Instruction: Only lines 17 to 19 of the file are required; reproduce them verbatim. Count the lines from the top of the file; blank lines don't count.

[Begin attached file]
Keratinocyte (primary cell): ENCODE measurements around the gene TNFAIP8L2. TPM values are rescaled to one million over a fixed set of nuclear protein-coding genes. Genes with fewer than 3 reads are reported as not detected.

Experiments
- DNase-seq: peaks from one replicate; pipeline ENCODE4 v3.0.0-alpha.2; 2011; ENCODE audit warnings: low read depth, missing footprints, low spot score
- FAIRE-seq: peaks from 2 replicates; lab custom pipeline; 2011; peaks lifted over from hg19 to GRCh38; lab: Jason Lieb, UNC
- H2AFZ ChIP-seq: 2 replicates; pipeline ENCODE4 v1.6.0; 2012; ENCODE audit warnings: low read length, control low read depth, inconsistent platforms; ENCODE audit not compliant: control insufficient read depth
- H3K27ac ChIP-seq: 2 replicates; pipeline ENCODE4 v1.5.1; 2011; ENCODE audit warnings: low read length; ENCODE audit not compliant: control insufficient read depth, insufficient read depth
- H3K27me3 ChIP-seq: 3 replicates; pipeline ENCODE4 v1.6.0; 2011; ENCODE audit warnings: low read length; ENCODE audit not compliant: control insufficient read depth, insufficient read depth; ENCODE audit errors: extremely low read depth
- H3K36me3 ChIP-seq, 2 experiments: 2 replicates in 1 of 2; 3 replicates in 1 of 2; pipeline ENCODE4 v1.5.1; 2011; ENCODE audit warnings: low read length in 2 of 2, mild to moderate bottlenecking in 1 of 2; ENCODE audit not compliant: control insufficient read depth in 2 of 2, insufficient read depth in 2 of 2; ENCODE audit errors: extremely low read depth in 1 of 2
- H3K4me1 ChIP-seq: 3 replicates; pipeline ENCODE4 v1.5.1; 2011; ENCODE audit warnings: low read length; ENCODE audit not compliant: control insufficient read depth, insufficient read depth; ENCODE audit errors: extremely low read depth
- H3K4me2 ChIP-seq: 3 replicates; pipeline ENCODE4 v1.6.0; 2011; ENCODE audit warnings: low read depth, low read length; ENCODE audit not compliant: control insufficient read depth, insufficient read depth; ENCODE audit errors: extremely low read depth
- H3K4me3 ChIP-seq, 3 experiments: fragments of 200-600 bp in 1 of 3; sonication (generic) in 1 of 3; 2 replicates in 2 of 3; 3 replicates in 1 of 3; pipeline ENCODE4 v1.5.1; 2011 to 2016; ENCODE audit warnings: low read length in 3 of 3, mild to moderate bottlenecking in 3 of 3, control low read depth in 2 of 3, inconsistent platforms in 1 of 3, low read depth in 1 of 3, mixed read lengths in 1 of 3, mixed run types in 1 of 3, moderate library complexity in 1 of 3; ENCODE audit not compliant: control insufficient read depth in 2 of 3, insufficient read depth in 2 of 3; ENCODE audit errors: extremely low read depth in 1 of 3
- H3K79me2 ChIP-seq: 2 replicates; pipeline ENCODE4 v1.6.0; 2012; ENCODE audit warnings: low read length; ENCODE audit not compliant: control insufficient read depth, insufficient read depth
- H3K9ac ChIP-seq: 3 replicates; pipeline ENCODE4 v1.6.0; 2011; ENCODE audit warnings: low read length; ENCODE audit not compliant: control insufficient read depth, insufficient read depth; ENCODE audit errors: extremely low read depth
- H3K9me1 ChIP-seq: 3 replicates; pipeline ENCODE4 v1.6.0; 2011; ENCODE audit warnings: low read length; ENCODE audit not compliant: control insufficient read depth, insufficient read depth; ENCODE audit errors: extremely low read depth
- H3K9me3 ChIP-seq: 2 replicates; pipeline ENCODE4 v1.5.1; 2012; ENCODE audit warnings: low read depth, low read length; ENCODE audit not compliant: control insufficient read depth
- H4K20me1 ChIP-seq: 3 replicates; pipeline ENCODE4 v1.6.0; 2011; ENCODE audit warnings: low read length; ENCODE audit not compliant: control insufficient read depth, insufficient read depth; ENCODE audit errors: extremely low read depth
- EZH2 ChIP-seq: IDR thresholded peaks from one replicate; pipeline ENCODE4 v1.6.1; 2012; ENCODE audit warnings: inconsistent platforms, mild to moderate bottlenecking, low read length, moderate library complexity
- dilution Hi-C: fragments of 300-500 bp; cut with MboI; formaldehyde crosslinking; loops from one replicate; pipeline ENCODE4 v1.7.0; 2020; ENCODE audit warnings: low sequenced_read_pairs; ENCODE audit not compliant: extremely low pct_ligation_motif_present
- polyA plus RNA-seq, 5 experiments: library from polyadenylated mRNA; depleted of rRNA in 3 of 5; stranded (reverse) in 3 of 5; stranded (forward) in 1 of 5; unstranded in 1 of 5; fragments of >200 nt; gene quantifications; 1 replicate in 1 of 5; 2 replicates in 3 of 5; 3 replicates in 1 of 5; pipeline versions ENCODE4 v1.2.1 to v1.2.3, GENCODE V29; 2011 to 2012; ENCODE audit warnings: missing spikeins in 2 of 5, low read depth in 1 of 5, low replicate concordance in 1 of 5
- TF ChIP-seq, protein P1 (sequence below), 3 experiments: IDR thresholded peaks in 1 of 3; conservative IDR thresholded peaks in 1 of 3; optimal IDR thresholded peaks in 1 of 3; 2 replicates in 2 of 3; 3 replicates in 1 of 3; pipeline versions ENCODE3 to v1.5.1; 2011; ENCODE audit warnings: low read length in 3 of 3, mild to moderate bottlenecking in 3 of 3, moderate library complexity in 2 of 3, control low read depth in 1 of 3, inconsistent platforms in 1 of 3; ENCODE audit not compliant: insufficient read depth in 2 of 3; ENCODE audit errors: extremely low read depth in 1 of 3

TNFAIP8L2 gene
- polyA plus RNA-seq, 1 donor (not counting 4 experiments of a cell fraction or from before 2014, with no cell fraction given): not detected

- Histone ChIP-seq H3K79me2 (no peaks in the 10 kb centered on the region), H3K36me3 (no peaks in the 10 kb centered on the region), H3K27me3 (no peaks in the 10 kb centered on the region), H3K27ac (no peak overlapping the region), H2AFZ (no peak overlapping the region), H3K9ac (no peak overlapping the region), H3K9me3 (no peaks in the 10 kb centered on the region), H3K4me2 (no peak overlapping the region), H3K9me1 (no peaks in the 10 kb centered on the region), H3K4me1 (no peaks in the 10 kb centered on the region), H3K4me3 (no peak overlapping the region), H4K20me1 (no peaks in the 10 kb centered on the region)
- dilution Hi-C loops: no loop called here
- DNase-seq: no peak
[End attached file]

- EZH2 ChIP-seq: IDR thresholded peaks from one replicate; pipeline ENCODE4 v1.6.1; 2012; ENCODE audit warnings: inconsistent platforms, mild to moderate bottlenecking, low read length, moderate library complexity
- dilution Hi-C: fragments of 300-500 bp; cut with MboI; formaldehyde crosslinking; loops from one replicate; pipeline ENCODE4 v1.7.0; 2020; ENCODE audit warnings: low sequenced_read_pairs; ENCODE audit not compliant: extremely low pct_ligation_motif_present
- polyA plus RNA-seq, 5 experiments: library from polyadenylated mRNA; depleted of rRNA in 3 of 5; stranded (reverse) in 3 of 5; stranded (forward) in 1 of 5; unstranded in 1 of 5; fragments of >200 nt; gene quantifications; 1 replicate in 1 of 5; 2 replicates in 3 of 5; 3 replicates in 1 of 5; pipeline versions ENCODE4 v1.2.1 to v1.2.3, GENCODE V29; 2011 to 2012; ENCODE audit warnings: missing spikeins in 2 of 5, low read depth in 1 of 5, low replicate concordance in 1 of 5